Nexus is dead, and Pixel is here to replace it. It’s the biggest shift in Google’s homegrown smartphone strategy since the first Nexus launch in 2010. Google executives have assured this will be one to remember, and the company has begun an advertising campaign bigger than anything they’ve done previously for a hardware product. So what’s the big deal?
Pixel is the first time Google is challenging the smartphone market with a product of their own. The Nexus line was always positioned as a niche / price-conscious alternative for developers and enthusiasts, designed to show off the latest features of Android; Pixel, on the other hand, is a full blown consumer product with unique features and a top-end price tag to match. Google wants Pixel to compete with the Apple iPhones and Samsung Galaxies of the world, and they believe this is the hardware and software to do so.
The Pixel is available in two sizes: the 5.0-inch Pixel, and the 5.5-inch Pixel XL. There are slight differences in screen resolution and battery capacity between them, but the majority of the internal hardware is the same: Snapdragon 821 SoC, 4GB of RAM, a 12.3-megapixel rear camera, and either 32 or 128 GB of storage.
There are some significant differences to note here between the new Pixel and the old Nexus phones.
The most evident, you’ll have to pay a premium price to get the Pixel ($649) or Pixel XL ($769), which is in stark contrast to Nexus products that launched at more attractive prices. Gone are the days of a $379 Nexus 5X or a $499 Nexus 6P.
Second, the Pixel comes with software features that are unique. Nexus devices simply packed stock Android -- which was often seen as a big positive -- but Google wants the Pixel to stand out, so they’ve included exclusive functionality like Google Assistant. Pixel phones also run Android 7.1, which is a version of Android so new that Google hasn’t pushed it to Nexus devices just yet.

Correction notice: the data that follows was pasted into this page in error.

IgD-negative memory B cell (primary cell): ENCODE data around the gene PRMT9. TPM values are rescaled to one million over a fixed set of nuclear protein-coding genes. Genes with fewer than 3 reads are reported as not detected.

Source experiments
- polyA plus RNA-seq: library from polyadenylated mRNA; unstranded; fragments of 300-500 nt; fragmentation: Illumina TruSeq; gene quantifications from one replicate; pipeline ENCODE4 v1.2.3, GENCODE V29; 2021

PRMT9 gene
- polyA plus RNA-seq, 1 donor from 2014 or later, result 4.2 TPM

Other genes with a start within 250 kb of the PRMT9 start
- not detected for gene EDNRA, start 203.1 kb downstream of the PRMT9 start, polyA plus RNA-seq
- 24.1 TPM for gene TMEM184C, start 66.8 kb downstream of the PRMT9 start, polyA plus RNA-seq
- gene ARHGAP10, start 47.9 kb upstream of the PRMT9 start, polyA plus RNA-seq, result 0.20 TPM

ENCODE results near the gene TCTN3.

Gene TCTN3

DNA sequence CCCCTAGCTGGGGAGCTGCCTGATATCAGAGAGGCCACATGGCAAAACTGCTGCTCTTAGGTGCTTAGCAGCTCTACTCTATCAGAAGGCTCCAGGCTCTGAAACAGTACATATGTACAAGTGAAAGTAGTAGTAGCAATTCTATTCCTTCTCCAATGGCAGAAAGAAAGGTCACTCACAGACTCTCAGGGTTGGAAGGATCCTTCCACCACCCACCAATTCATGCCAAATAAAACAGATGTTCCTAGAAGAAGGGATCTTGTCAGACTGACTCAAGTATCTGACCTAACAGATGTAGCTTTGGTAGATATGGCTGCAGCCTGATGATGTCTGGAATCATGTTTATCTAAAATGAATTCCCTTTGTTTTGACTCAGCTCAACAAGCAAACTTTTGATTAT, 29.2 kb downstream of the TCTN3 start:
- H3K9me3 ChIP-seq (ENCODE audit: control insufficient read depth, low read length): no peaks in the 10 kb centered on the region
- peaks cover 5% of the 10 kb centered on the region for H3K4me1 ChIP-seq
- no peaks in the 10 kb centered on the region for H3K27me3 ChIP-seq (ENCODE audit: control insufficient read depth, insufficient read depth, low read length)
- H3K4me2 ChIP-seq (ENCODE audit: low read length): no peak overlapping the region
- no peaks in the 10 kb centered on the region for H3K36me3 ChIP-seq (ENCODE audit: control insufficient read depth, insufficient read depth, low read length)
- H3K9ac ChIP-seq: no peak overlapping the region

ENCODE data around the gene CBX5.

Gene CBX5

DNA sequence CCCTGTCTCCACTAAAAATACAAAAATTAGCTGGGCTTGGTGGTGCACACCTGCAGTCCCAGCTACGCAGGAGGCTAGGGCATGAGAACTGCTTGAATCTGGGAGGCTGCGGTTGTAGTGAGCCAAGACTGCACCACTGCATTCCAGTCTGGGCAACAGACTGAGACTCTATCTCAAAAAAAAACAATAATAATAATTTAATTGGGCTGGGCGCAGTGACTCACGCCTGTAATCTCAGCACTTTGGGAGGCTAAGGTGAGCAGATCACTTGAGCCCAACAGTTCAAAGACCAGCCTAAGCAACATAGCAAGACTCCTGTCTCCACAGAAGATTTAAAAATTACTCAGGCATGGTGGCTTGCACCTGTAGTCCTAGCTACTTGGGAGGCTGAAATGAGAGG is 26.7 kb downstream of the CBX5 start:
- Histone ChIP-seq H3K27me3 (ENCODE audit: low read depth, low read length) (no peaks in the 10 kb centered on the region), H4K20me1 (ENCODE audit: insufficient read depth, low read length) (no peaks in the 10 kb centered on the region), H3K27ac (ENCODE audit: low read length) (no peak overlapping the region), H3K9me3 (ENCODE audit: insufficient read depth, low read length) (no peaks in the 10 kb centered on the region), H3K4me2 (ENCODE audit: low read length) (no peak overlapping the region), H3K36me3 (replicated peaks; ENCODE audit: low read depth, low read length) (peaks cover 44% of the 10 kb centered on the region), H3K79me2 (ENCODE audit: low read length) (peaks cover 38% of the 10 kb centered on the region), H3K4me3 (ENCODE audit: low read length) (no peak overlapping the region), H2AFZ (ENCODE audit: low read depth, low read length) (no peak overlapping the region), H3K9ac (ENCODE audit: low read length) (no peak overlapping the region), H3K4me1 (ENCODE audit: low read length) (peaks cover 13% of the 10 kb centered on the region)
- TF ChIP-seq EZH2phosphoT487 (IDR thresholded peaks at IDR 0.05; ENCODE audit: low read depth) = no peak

Google wants Pixel to compete with the Apple iPhones and Samsung Galaxies of the world, and they believe this is the hardware and software to do so.
Google sent a Pixel XL for us to review ahead of its launch on October 20, so my thoughts are based purely on the larger version of the phone. The Pixel is mostly the same phone, however I hope to have some thoughts on its performance and battery life in the coming weeks.
While Google doesn’t explicitly advertise it, it’s common knowledge that this phone was designed and manufactured in conjunction with HTC. I’ve long been a fan of HTC’s all-metal designs, and along with Samsung and Apple I believe they can produce beautiful smartphones. The Pixel, however, doesn’t live up to the standards I know HTC is capable of.
When I first saw leaked images of the Pixel and Pixel XL, I thought the phones looked pretty dull. However this didn’t concern me because I had a similar experience with the Nexus 6P: the phone looked ugly in photos and renders, but was much nicer in the flesh. Unfortunately, I can’t say the same for the Pixel XL.
Google has opted for a metal unibody similar to HTC flagships, however they’ve ruined it with a massive glass section that houses the camera and fingerprint sensor. Sure, the phone stands out from a crowd of metal-backed competitors – and Google wants the Pixel to stand out – but the glass area looks and feels ugly.